Sunlit Water

May 10, 2009

Mais Oui

Filed under: Personal — by teofilo @ 1:45 pm

Chaco is significantly harder to get to than most national parks in the west, and as a result it gets a lot fewer visitors.  We don’t get the constant stream of big package tours that a lot of parks get.  We do, however, get quite a few visitors from overseas, mostly Europeans, who are traveling around America on their own rather than as part of a big group.  These tend to be more adventurous sorts, and they also tend to have a considerable amount of background knowledge before they arrive.  I like them a lot.

We had a French couple come in this morning.  After I gave them their entrance permit they asked if we got a lot of French people, and I replied that we get some, but not that many.  “Only the best,” the husband said, and I laughed and agreed.  I gave them one of our brochures with information in French, which they appreciated.  The husband’s English was quite good, but the wife spoke very little.

A few minutes later, another French couple came in, paid their fee, and asked if we had any information in French.  I gave them another one of the brochures and watched them head back into the museum, where the previous couple already was.  I’m sure they saw each other, but I don’t know if they talked at all or realized what they had in common.

There’s nothing very dramatic or unusual about this sequence of events, but I was struck by the coincidence.  Great visitors think alike, I guess.  Only the best.



  1. I think I’ve mentioned before (perhaps in another venue), the museum guide at a small outdoor garden/museum in Spain that I visited, who asked each visitor his or her country of origin. Apparently the government keeps statistics. I was surprised to hear they didn’t get a lot of Americans, since I found out about the museum through a very mainstream guidebook.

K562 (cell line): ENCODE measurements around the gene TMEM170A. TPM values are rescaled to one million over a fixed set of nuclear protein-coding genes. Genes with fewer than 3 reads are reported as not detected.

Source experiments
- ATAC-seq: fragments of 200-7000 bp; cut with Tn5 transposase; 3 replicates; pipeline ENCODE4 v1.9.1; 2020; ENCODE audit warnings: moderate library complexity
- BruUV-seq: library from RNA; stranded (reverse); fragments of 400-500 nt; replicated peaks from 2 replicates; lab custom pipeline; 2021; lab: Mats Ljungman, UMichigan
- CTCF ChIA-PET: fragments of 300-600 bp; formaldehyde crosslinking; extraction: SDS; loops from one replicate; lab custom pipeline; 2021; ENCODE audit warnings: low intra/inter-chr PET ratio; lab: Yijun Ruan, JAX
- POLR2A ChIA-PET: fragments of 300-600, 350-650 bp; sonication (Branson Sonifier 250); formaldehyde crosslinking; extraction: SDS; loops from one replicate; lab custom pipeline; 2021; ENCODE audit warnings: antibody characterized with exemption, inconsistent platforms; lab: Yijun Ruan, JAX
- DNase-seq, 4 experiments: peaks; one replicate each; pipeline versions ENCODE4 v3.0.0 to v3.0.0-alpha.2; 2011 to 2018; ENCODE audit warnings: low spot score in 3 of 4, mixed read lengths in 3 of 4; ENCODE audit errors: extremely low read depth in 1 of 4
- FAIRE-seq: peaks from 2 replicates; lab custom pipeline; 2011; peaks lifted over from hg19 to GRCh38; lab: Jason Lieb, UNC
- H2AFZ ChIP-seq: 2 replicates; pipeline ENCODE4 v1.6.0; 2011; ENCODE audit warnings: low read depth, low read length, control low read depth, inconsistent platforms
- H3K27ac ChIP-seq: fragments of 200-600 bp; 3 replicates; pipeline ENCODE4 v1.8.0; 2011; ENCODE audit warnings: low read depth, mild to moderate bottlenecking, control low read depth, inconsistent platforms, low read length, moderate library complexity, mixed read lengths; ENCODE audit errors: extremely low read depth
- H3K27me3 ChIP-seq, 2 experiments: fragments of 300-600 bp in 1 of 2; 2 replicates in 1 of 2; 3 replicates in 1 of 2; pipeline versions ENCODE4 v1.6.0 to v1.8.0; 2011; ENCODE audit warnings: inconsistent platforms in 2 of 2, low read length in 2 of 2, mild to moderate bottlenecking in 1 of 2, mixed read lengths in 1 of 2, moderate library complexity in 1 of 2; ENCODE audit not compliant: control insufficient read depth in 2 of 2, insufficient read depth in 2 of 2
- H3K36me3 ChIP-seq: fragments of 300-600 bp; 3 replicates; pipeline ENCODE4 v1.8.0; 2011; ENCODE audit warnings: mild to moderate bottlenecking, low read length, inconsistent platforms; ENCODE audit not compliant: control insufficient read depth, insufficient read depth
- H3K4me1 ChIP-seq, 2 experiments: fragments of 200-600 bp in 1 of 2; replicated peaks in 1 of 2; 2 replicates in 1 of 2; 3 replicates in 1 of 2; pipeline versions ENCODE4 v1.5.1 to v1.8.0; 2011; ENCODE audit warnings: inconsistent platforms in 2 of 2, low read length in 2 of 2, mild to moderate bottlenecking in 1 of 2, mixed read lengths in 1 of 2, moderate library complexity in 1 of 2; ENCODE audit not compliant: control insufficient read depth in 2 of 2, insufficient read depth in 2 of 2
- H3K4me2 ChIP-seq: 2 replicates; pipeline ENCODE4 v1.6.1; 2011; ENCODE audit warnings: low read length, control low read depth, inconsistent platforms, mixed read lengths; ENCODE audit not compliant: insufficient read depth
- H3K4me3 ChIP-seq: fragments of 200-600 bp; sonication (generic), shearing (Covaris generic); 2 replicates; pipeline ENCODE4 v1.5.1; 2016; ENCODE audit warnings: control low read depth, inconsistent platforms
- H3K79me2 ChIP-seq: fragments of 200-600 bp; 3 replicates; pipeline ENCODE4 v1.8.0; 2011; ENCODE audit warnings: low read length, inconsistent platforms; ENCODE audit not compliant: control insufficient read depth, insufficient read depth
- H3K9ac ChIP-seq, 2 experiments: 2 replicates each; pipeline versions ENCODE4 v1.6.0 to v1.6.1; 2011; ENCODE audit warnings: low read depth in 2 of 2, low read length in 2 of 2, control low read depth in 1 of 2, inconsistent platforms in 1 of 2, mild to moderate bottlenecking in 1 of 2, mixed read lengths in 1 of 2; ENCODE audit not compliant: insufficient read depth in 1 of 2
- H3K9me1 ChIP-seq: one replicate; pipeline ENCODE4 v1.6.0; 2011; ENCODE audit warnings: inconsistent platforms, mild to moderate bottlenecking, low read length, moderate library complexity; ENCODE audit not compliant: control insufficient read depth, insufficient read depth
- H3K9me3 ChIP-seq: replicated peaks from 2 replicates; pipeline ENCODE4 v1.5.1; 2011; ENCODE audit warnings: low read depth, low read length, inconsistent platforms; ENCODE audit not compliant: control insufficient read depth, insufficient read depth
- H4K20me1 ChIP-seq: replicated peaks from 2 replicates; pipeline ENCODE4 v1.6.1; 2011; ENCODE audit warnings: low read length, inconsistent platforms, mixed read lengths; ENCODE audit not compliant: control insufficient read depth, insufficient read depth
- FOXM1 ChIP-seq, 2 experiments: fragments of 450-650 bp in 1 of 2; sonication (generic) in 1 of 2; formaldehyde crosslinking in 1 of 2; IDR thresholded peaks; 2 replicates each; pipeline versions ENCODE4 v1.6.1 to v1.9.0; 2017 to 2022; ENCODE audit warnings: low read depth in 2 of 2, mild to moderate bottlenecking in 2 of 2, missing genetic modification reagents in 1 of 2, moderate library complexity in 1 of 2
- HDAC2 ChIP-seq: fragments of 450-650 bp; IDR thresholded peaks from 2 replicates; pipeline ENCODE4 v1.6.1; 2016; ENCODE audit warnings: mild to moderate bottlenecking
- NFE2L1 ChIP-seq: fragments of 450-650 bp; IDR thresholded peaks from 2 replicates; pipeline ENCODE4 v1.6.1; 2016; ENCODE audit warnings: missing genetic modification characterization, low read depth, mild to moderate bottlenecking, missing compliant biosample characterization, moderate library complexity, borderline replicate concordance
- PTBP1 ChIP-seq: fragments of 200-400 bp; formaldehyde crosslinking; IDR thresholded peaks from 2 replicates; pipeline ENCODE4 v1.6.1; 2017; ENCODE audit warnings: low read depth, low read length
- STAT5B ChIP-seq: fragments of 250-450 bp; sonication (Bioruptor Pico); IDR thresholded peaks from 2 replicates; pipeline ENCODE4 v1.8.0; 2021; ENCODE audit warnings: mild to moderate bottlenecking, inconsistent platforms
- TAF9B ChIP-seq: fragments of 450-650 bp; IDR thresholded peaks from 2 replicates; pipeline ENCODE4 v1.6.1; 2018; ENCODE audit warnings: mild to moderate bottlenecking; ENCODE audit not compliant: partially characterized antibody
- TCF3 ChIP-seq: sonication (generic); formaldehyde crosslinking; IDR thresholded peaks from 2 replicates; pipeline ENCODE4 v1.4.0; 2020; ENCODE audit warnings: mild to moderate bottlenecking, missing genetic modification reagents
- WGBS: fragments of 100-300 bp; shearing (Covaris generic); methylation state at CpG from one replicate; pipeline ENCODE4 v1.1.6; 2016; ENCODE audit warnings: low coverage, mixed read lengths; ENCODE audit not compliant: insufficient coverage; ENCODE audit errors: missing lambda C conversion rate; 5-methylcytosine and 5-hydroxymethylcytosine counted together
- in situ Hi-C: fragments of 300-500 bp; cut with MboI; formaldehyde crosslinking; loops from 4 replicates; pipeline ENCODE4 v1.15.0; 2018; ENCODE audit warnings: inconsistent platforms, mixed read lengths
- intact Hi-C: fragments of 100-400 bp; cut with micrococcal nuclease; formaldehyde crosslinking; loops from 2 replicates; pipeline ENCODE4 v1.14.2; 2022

It would be cool to map, if you did have national-origin visitor statistics for a whole bunch of different American tourist attractions. Especially if you could sift out propinquity.

    Comment by Witt — May 10, 2009 @ 6:11 pm |Reply

  2. One of the more amusing tourism experiences I had was in a hostel in Venice. I was talking with another American and a Frenchman and we were sitting near some vending machines. Some French teenagers were having trouble with the machines and making all kinds of noise. The French guy started complaining about how he doesn’t like seeing other French people on vacation because they can be so rude and then proceeded to pretend to not know French when they asked for help. (They didn’t know English and likely couldn’t pick up his accent. His English was very good.)

    Comment by andrew — May 14, 2009 @ 10:16 pm |Reply

  3. That’s a great story. So much for American exceptionalism, I guess.

    Comment by teofilo — May 14, 2009 @ 10:20 pm |Reply

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